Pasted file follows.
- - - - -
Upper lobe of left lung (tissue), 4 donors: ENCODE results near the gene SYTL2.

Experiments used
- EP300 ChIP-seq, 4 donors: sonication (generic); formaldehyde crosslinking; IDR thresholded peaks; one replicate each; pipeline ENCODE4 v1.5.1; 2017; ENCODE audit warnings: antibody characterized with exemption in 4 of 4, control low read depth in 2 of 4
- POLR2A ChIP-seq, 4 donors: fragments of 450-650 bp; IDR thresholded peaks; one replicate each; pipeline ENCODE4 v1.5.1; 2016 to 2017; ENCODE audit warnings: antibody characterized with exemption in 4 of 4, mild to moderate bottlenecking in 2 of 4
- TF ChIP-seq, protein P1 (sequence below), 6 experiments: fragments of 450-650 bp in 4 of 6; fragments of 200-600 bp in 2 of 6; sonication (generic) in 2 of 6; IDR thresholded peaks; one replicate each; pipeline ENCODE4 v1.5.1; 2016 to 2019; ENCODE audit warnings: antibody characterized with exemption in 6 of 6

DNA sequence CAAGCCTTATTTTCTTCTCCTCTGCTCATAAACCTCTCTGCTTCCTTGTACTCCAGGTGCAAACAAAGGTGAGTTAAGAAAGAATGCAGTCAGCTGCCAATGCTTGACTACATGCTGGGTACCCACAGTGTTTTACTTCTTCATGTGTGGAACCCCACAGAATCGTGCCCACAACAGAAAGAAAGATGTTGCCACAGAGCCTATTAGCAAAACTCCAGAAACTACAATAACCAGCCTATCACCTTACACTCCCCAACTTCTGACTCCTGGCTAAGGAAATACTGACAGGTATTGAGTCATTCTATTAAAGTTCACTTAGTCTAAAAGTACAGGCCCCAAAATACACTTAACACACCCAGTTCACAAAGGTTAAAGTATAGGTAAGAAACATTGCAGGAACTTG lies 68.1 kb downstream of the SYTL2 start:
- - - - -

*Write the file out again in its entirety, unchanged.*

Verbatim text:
Upper lobe of left lung (tissue), 4 donors: ENCODE results near the gene SYTL2.

Experiments used
- EP300 ChIP-seq, 4 donors: sonication (generic); formaldehyde crosslinking; IDR thresholded peaks; one replicate each; pipeline ENCODE4 v1.5.1; 2017; ENCODE audit warnings: antibody characterized with exemption in 4 of 4, control low read depth in 2 of 4
- POLR2A ChIP-seq, 4 donors: fragments of 450-650 bp; IDR thresholded peaks; one replicate each; pipeline ENCODE4 v1.5.1; 2016 to 2017; ENCODE audit warnings: antibody characterized with exemption in 4 of 4, mild to moderate bottlenecking in 2 of 4
- TF ChIP-seq, protein P1 (sequence below), 6 experiments: fragments of 450-650 bp in 4 of 6; fragments of 200-600 bp in 2 of 6; sonication (generic) in 2 of 6; IDR thresholded peaks; one replicate each; pipeline ENCODE4 v1.5.1; 2016 to 2019; ENCODE audit warnings: antibody characterized with exemption in 6 of 6

DNA sequence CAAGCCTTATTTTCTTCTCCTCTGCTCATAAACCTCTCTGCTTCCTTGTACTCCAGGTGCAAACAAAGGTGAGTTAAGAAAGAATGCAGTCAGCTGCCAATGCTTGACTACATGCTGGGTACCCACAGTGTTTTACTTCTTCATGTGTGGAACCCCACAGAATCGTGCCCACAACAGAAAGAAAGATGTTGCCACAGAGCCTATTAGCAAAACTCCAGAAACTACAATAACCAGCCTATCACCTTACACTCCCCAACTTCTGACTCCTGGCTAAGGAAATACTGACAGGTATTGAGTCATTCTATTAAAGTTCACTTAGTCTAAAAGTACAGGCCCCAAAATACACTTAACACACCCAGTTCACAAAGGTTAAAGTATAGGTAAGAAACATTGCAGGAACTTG lies 68.1 kb downstream of the SYTL2 start: